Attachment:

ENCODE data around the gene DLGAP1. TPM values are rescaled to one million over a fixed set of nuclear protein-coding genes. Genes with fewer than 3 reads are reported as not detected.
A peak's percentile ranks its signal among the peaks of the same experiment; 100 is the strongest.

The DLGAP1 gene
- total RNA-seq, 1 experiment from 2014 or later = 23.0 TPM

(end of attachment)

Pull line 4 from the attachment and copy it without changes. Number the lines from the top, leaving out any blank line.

- total RNA-seq, 1 experiment from 2014 or later = 23.0 TPM